Friction is a silent conversion killer.
It frustrates your landing page visitors, damages your conversions, and eventually, cuts a big fat hole in your ROI.
If there’s friction on your landing page, the time you spent creating your masterpiece becomes irrelevant, because your customers don’t give your page a second glance, let alone click on your CTA button.
Friction is any element on your landing page that causes your customers to resist clicking on the CTA button.
This resistance could be caused by any or all the elements on your page, which is why friction is a silent conversion killer. Marketers know their conversion rates are sinking, but they can’t put a finger on the culprit.
Let’s clarify the concept a little more.
Neil Patel describes friction as: “any variable, website quality, or user behavior trend that is slowing down (or entirely halting) the progression of your company’s sales cycle.”
According to Marketing Experiments, “friction is a psychological resistance to a given element in the sales or sign-up process…friction is the aggravation factor.”
Because your landing page conversions actually take place in your customers’ minds before they do on your page, it is vital that your page be free of any psychological resistances.
Friction confuses your visitors; it creates anxiety and frustration in their minds, so much so that they abandon your landing page.
More and more businesses are creating landing pages in 2015, and we would know. Over 1100 pages are created on Instapage daily. This is a great thing. But, this also means that mediocre landing pages that could slide a couple of years ago don’t fly anymore.
The attention span of an average website user is decreasing every year. According to Entrepreneur, an average adult’s attention span was down to just 8 seconds in 2014 (that’s even less than that of a goldfish).
When your page just has just 8 seconds or less to make an impression, you need to do everything in your power to make your visitors’ journey on your landing page as smooth as possible. This means eliminating all sources of friction.
This is why I decided to write this post, why I looked at so many landing pages to analyze and identify the points of friction that could be lurking behind your landing page.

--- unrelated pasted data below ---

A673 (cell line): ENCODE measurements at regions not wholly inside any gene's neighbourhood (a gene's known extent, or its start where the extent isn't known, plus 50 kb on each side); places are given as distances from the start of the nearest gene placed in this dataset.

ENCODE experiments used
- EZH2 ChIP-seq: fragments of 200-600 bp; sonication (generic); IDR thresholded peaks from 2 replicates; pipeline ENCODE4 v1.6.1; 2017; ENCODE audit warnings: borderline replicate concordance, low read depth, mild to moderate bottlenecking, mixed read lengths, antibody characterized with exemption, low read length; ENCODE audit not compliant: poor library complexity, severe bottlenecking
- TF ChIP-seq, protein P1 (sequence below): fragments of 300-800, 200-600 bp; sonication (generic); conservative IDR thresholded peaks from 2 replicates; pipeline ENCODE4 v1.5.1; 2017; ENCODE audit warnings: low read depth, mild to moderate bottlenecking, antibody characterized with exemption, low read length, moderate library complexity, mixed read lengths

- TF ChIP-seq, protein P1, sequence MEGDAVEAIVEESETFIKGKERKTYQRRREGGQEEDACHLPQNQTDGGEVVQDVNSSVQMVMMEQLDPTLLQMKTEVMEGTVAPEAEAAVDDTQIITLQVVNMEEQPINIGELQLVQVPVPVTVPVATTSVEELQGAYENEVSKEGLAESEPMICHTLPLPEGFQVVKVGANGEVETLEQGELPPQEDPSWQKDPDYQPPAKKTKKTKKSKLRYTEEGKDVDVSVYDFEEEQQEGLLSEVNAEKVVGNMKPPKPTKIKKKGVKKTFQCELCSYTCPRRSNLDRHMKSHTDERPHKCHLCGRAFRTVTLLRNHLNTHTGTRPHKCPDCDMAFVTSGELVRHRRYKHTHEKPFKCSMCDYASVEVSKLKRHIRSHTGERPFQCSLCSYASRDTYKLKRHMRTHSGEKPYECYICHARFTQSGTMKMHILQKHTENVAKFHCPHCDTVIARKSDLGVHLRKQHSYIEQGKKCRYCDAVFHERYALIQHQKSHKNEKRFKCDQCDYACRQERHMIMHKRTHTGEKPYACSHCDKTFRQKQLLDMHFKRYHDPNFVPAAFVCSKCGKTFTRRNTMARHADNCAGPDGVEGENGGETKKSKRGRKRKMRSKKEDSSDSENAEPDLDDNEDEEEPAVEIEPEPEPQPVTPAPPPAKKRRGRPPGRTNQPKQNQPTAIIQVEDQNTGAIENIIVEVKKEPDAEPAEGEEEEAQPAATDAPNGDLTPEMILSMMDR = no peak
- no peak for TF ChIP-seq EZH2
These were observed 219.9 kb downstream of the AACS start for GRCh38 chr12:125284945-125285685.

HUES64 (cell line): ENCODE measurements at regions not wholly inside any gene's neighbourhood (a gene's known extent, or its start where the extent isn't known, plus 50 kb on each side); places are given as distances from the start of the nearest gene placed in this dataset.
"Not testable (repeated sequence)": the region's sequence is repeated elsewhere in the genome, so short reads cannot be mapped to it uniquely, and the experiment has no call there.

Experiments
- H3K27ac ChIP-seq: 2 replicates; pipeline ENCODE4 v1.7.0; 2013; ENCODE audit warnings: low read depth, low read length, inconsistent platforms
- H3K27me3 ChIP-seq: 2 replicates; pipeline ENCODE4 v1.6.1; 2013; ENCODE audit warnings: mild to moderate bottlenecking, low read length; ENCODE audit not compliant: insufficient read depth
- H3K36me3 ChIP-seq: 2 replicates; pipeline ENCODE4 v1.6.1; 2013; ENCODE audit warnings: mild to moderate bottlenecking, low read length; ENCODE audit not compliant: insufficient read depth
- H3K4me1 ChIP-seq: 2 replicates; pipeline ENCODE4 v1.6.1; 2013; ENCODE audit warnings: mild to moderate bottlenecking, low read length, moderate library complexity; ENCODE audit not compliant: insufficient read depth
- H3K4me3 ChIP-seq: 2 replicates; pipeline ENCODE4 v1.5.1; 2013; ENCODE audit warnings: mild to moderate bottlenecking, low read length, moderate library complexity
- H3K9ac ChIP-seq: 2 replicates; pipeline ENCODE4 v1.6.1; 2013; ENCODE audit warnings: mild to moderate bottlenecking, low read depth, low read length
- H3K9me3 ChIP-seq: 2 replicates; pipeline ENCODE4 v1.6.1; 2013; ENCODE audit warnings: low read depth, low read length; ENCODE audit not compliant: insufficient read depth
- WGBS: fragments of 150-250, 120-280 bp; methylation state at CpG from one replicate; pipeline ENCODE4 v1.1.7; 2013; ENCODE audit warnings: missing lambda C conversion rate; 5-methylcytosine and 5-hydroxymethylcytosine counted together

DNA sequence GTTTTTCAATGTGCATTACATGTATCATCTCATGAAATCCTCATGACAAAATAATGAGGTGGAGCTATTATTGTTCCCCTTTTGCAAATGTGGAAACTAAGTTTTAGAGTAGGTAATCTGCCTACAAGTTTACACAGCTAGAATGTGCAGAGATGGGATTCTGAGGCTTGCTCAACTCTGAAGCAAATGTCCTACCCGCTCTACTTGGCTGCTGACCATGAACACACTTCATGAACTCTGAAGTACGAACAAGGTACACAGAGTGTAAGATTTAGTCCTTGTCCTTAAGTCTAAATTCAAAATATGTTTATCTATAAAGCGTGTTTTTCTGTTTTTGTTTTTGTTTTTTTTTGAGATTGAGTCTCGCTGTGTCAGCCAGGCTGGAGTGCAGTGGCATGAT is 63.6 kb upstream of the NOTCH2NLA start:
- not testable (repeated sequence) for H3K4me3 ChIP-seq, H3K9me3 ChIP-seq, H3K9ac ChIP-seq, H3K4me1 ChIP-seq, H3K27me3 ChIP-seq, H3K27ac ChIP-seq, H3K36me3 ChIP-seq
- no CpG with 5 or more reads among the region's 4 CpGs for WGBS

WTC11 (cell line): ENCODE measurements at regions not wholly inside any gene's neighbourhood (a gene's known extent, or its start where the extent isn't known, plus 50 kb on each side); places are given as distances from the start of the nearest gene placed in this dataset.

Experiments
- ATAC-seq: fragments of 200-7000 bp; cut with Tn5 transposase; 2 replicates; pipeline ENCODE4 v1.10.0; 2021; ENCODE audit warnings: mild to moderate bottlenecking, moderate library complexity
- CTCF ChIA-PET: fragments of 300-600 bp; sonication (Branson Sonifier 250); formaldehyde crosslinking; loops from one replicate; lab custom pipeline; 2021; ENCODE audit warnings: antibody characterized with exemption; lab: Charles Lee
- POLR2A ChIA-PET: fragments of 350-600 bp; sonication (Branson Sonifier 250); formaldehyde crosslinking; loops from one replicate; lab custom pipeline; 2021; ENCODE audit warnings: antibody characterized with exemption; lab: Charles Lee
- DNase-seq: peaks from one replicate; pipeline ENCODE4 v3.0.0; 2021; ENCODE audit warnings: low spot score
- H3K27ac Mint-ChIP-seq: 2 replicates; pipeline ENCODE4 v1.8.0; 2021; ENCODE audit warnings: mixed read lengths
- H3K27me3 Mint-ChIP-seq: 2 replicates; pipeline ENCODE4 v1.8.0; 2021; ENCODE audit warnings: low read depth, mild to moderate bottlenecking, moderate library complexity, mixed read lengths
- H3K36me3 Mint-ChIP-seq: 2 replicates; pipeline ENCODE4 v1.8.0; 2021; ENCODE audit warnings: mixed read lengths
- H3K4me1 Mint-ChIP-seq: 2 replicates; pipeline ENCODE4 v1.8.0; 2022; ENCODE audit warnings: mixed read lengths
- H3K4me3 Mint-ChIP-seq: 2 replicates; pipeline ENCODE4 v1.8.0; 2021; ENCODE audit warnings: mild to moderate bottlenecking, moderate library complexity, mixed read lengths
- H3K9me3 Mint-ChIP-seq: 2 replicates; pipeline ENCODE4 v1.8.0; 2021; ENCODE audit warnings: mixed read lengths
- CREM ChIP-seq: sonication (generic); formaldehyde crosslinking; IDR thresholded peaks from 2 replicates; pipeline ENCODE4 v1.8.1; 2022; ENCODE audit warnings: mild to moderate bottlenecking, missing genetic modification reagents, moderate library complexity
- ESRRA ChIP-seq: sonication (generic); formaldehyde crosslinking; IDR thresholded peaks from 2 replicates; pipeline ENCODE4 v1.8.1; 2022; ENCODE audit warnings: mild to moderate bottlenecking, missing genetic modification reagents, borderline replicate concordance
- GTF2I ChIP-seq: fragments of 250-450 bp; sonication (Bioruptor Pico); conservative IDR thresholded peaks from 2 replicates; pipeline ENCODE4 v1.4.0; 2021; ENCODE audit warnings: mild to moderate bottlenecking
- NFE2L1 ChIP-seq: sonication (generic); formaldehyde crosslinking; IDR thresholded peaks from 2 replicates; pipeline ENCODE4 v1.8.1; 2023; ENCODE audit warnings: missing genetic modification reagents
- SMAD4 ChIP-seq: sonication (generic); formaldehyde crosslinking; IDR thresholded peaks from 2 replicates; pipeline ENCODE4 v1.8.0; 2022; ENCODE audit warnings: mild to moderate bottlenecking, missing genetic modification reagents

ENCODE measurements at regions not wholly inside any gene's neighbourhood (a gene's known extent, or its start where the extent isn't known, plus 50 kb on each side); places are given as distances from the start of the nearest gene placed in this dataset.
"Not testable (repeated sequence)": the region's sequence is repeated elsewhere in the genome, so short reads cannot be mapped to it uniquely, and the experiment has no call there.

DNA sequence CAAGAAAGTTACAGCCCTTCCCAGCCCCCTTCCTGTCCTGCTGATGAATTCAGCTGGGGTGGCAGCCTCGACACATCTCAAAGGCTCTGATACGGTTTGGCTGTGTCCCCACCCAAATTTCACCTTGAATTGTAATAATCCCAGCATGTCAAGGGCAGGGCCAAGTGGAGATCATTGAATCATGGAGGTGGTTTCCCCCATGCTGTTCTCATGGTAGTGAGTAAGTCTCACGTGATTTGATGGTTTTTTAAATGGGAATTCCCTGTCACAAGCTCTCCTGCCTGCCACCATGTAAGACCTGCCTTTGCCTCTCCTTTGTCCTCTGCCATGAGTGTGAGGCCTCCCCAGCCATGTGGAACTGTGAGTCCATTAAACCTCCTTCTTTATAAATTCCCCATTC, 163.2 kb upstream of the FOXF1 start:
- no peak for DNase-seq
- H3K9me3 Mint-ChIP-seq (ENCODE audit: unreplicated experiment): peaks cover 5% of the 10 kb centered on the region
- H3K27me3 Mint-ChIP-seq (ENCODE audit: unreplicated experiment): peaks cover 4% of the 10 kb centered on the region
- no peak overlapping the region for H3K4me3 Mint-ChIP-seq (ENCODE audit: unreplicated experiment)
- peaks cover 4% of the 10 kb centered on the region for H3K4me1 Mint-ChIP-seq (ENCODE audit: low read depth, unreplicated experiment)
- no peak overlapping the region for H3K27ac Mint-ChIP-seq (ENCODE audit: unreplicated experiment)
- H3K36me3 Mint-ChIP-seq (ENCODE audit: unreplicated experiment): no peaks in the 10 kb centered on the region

You have 2 seconds to hook your customers in, and you won’t be able to do that with an ill-formatted long landing page.
I am not advocating against a detailed landing page. Some services/products require detailed landing pages. The Crazy Egg landing page test proves that.
The size of the page doesn’t matter, but its formatting certainly does.
Arrange your page according to your visitors’ natural eye path. Don’t make your landing page a rollercoaster ride for them, because that’s only going to get them dizzy and ain’t nobody going to click on your CTA when they’re dizzy.
Always put the most valuable content of your page on the left side because that’s where your customers focus more.
Navigation bars distract visitors, they get their mind off the landing page goal and onto stuff that could wait for later.
Don’t make it hard for your customers to find what they came looking for on your landing page. Don’t distract them with navigation bars. If you have to use a nav bar, keep it minimal. Don’t load up every link you can think of on your landing page.
Keep It Simple Stupid.
HubSpot showcased examples of how conversion rates increased when the top navigation links were removed from landing pages. The Minders landing page saw an increase in conversion rates from 9.2% to 17.6%.
This was the original page.
This was the challenger.
The copy that you put on your CTA button needs to be just right if you want to your customers to click on the button.
Your button shouldn’t just say “Submit”, it should say something that matches with your service.
Take the Brian Eisenberg eBook landing page as an example. While there may be a couple of things wrong with the page, the most appalling is the text and design of the CTA button. “Get Instant Access” is so old and overused.
You need to personalize your CTA button for more conversions. Check out how Highrise does it here.
VWO tested CTA button copy, and personalized copy increased click-throughs by 33.1%:
Cheesy stock imagery is where good images and conversion rates go to die. Even if you have a perfectly good landing page with an attention-grabbing CTA, a good length lead capture form, and a banging headline, all these elements won’t do you any good if you’ve put up a bad stock image on your page.
The thing that I dislike most about stock images is the fact that they don’t add human appeal to your page and that’s the whole reason for adding them at all.
Only when visitors are able to identify with your page are they willing to click on the CTA. And because stock images are so easily available for very little cash, there’s no individuality. Dozens of people out there could have the very same image on their landing pages. There’s zero authenticity and hence zero customer trust.
Your landing page needs your visitor to feel comfortable enough to subscribe to your service or buy your product. For this to happen, you need to put him at ease and not scare him away by horrific and overly used stock images.
Show your product being used on the landing page.
Add a drawing or animation if you want to but, don’t go for stock images, please.
You can also reduce friction from your landing pages by increasing their credibility and trust. You can read more about that here.
So, tell me does your landing page have any of these friction points? Be honest, we won’t judge! (Well, we will. But then we will help you fix it!)